The Albert canal in Antwerp is being upgraded to allow for improved traffic flow, requiring the raising of the bridges that span the waterway. D&Ri reports
In these ‘green' days, there is a constant requirement to minimise the impact of man's activities on the environment. In Belgium, the waterways system is a major transportation network, but the existing canal and lock network, much of which was built in the early 1900s, is beginning to show its age.
In addition, the nature of the original infrastructure is limiting the capacity of traffic on the network.
Using a 4,500 tonne inland vessel to transport goods replaces 450 lorries on the road and this is the maximum size of vessel that could be accommodated by the Albert canal, which runs from the port of Antwerp to Maastricht and on to Liege.
However, widening the canal and raising the bridges that span it would allow vessels weighing 9,000 tonnes to be used to transport good - one such vessel uses less energy than two 4,500 ships and can carry the equivalent of 900 lorries on the road
In December 2000, the Flemish Government developed the Masterplan Mobility Antwerp, which was approved on 15 December 2000 and was intended to improve mobility, traffic safety and the quality of life in and around the city of Antwerp.
To complete this Masterplan and coordinate the various projects involved in the masterplan, the Flemish Government set up the public limited company Beheersmaatschappij Antwerpen Mobiel (BAM), which began operations in 2003.
The work is being carried out in two phases, with five bridges (including the Nooderlaan) north of the Straatsburg dock being replaced by new higher bridges, and the canal under these bridges being widened over the period 2008-2014, while in the second phase two bridges further north will be raised and a new cycle bridge will be built from 2014 to 2016.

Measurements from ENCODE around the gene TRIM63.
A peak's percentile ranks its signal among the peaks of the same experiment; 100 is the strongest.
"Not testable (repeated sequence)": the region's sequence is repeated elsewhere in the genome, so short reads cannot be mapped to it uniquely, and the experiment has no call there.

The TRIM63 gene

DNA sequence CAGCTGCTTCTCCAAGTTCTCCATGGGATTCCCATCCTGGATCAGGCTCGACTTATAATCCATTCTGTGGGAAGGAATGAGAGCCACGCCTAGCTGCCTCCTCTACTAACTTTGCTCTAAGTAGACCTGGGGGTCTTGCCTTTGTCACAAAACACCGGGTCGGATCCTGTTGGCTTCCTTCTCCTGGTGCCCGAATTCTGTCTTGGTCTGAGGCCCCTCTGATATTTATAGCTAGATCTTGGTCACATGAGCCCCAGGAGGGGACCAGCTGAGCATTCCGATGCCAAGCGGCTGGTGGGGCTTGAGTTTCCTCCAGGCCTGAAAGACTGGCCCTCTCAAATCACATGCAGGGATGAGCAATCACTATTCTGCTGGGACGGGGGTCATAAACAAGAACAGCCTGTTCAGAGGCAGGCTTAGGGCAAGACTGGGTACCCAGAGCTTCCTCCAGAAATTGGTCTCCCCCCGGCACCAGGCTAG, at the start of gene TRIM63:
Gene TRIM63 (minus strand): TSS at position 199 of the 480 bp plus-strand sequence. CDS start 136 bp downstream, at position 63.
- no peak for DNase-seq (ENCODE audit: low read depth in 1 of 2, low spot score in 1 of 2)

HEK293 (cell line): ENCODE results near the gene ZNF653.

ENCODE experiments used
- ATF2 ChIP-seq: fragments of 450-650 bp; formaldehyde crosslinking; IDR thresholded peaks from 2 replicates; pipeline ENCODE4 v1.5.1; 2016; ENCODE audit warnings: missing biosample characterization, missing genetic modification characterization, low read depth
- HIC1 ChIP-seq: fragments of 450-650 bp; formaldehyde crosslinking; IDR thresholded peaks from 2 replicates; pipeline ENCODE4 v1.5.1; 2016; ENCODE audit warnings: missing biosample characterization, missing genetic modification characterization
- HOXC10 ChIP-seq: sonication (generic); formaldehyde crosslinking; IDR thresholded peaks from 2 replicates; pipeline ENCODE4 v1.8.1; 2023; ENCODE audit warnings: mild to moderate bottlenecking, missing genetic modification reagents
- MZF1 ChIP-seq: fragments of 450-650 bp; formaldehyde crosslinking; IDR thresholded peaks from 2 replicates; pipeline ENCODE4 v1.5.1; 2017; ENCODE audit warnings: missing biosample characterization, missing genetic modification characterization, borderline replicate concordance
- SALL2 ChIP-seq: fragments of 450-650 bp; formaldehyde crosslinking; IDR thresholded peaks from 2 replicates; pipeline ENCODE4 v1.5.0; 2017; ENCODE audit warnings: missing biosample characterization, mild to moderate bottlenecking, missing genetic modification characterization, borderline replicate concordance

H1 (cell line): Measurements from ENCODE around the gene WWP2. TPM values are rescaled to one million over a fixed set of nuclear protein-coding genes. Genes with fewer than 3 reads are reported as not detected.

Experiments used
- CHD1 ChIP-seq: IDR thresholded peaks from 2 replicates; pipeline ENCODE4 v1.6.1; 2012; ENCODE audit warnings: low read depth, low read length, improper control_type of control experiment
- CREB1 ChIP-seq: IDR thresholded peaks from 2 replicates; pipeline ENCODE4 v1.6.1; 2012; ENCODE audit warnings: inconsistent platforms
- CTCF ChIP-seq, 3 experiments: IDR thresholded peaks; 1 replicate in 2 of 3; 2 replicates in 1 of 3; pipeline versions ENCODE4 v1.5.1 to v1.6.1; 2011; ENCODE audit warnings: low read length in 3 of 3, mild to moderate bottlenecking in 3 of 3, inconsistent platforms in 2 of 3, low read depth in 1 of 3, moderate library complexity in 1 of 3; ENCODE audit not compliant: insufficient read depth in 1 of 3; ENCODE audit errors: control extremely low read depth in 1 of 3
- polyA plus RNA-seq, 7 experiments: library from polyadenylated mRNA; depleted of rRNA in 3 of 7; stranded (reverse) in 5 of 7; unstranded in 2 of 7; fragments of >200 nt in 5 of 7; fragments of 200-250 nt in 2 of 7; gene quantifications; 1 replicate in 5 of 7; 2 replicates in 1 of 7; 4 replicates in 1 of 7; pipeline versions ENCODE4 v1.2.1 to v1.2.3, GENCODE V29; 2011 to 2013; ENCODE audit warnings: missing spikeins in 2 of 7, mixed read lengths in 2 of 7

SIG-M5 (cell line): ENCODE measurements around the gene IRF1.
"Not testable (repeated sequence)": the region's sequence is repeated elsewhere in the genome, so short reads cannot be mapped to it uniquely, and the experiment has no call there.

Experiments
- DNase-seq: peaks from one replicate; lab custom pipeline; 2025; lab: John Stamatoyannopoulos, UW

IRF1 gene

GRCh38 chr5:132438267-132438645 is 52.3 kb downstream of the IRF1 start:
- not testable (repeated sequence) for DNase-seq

In addition, two locks on the canal will also be renovated over the period, with all works estimated to cost E308 million (US$450 million).
BAM contracted Belgian contractor Aertssen to carry out the work on the Noorderlaan road bridge
This bridge over the Albert canal was of steel and concrete construction, with five steel I beams supporting a concrete road deck.
Aertssen first constructed the new higher bridge alongside the existing structure, along with all approach works before tackling the removal, which had to be carried out over two weekends because of vessel traffic issues on the canal - the Albert canal is a busy waterway and could only be closed to traffic at this time.
On the first weekend, he concrete road surface was removed. The roadway was cut lengthwise over the steel support beams, and also cut laterally using a concrete saw. The resulting slabs of concrete of concrete were then lifted and removed by one of the company's fleet of excavators, in this case a Caterpillar 325D with a bucket. It was then removed from site for recycling.
The following weekend was reserved for the removal of the five 30 m (99 ft) steel beams that supported the road deck. The lift was planned in two phases, with the first being the heavier of the two at 260 tonnes - this consisted of three of the steel beams. Both lifts were simple in concept.
Once the beams were freed from the bridge supports on both banks, which was carried out on the Saturday, the sections were lifted by two of Aertssen's mobile cranes, one on each bank, with the crane on the south bank acting as a pivot point, supporting the load of the beams during the other phases of the lift.
The crane on the north bank of the canal lowered its en end of each bridge section was lowered onto two SPTM modules mounted on a barge moored to the bank.
Once this had been done, the barge cast off and manoeuvred across the canal to a point on the south bank were a third crane then lifted the end of the section from the barge and lowered it to the bank, where the steel structure was cut up into more manageable sized sections for disposal and recycling.
Aertssen used a brand new Demag CC 2800-1 crawler crane as the ‘pivot' machine on the job - this was in fact the very first lift the crane had carried out for the company following its delivery from the factory. Two Demag all-terrain cranes provided the other lift capability.
The second lift was complicated by the fact that the outer beam of the two beam section actually lay underneath the new bridge structure, so the section had to be lifted clear of the supporting structure, swung clear of the new bridge, at which point the full lift could take place.